We all love a hero! WomenUK talks to intrepid explorer, historian, writer, public speaker and photographer, Levison Wood about his one man expedition to be the first man to walk the whole length of the Nile…
Levison, you started your career as an Officer in the British Parachute Regiment, serving in Afghanistan, tell us how what was your drive to join the Army and how has it impacted on your life today?
I was always interested in the military as a young boy and new by my teens that I would join the army. I studied History at uni and then went to Sandhurst and joined as an Officer. At uni, I was in the Officer Training Corps which gave me a good understanding of how life in the Army would be.
I have always wanted to travel. Being in the Army was a way for me to travel and to realise my dreams. I organised many expeditions during my time in the Army from climbing in the Himalayas
to diving and much more. This allowed me to not only travel but to also fine tune my leadership skills.
During my school years, I was enthralled by the the great explorers of the 19th Century such as Stanley and Livingston.
We’ve recently seen you walk a whopping 4,250 mile expedition from the start of the Nile to where it meets the ocean. Tell us more about that, what inspired you and what was your driving force behind the expedition?
I’ve always travelled and explored. During my time in the Army, I served in Afghanistan fighting against Taliban insurgents in Helmand, Kandahar and Zabul. Before that, I’ve reported from the streets on Baghdad to the mountains, deserts and jungles of Afghanistan, Syria, Pakistan, North and South Sudan, most of Sub-Saharan Africa, India, Nepal and South East Asia.
I wanted to have one defining adventure in life which would enable me to travel and to develop my writing further. What better than to walk the length of one of the greatest rivers in the world?
The walk started on 13th December 2013 and took 271 days to complete. A walk that took in the whole length of the Nile, a trek that started in East Africa and took me across six very different countries.
People ask me how to prepare for such a challenge. Physically, there is not a lot or preparation. The expedition was three years in the planning however this was more about getting the right visas and mentally preparing for the different politics and bureaucracy. We experienced many different challenges along our way including civil wars and political unrest. Our trek started in Rwanda and then took us through Tanzania, Uganda, South Sudan, Sudan and Egypt.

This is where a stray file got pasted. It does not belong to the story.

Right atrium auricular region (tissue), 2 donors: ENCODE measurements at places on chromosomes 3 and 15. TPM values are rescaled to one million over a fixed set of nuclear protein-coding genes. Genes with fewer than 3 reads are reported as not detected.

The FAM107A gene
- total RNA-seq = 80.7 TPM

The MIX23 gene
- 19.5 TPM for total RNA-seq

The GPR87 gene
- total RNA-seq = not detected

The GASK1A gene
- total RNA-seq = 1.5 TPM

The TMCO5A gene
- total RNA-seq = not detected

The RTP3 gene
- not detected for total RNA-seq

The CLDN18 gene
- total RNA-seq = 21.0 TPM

What were the greatest challenges that you faced?
Once again, this had to be the bureaucracy. Before starting the expedition, all the necessary paperwork, visas etc. were in place, however during the expedition, this was not always the case. There were other dangers along the way, including civil war. Terrain threw up challenges as the expedition took me through rain forests, across deserts and through war zones. We had a few encounters with the wild life however this wasn’t so much of a challenge but more part of the fun.
You’ve worked in over eighty countries and in 2011 you were made a Fellow of the Royal Geographical Society. What is your favourite country to have visited?
With such a diverse range of places that I’ve visited, picking a favourite would be impossible. During my expedition along the Nile, there were many highlights but some that stood out in particular were the Murchison Falls – this is an area where the Nile explodes through a narrow gorge and cascades down to become a placid river. Here the banks are home to hippos, crocodiles, waterbucks and buffaloes and the surrounding wildlife includes lions, leopards, elephants, giraffes, chimpanzees and many more species of birds and animals. Secondly would be Lake Victoria which is the world’s second largest fresh water lake. It’s shared between Uganda, Tanzania and Kenya and is generally considered to be the source of the Nile.
During your career, you’ve interviewed some interesting people. Who and why was your most memorable interview?
That had to be with George Clooney. We were in South Sudan. George Clooney was staying in the same camp as us as he was there filming a documentary to raise awareness of the humanitarian aid work that he supports to stop genocide in South Sudan. I was given the opportunity to speak to George and find out more about his humanitarian work.
What would you say to someone who is looking to unleash the explorer in them?
You are never to old to realise your dreams. For those who are truly interested in adventure, the world is full of opportunities to explore our planet. The hardest part for many people is actually taking a few months off work. Travelling abroad to remote parts of the world does not have to be a dangerous expedition. There are lots of travel companies offering set tours. Secret Compass is one such company. Secret Compass leads pioneering and exploratory expeditions to the world’s last undiscovered places. We have a team of highly qualified and experienced guides. When embarking on any exploration, it’s important to research the climate and terrain. Our guides come with a grading based on experience and endurance. Before walking the Nile, I was heavily involved in leading different tours, these days I am focusing on the larger more challenging expeditions!
There are also lots of charity organisations that encourage normal people to step outside of their comfort zone; take time out and actually fulfil life long ambitions and dreams. My mother at the age of 56 was a prime example, when she took time out to work in Thailand.
Conservation Charity Trust – Northern White Rhinos
So what’s next?
I can’t say at the moment but I am working on a very exciting project that will be announced later this year and televised early 2016.
Read more about Walking The Nile or visit www.levisonwood.com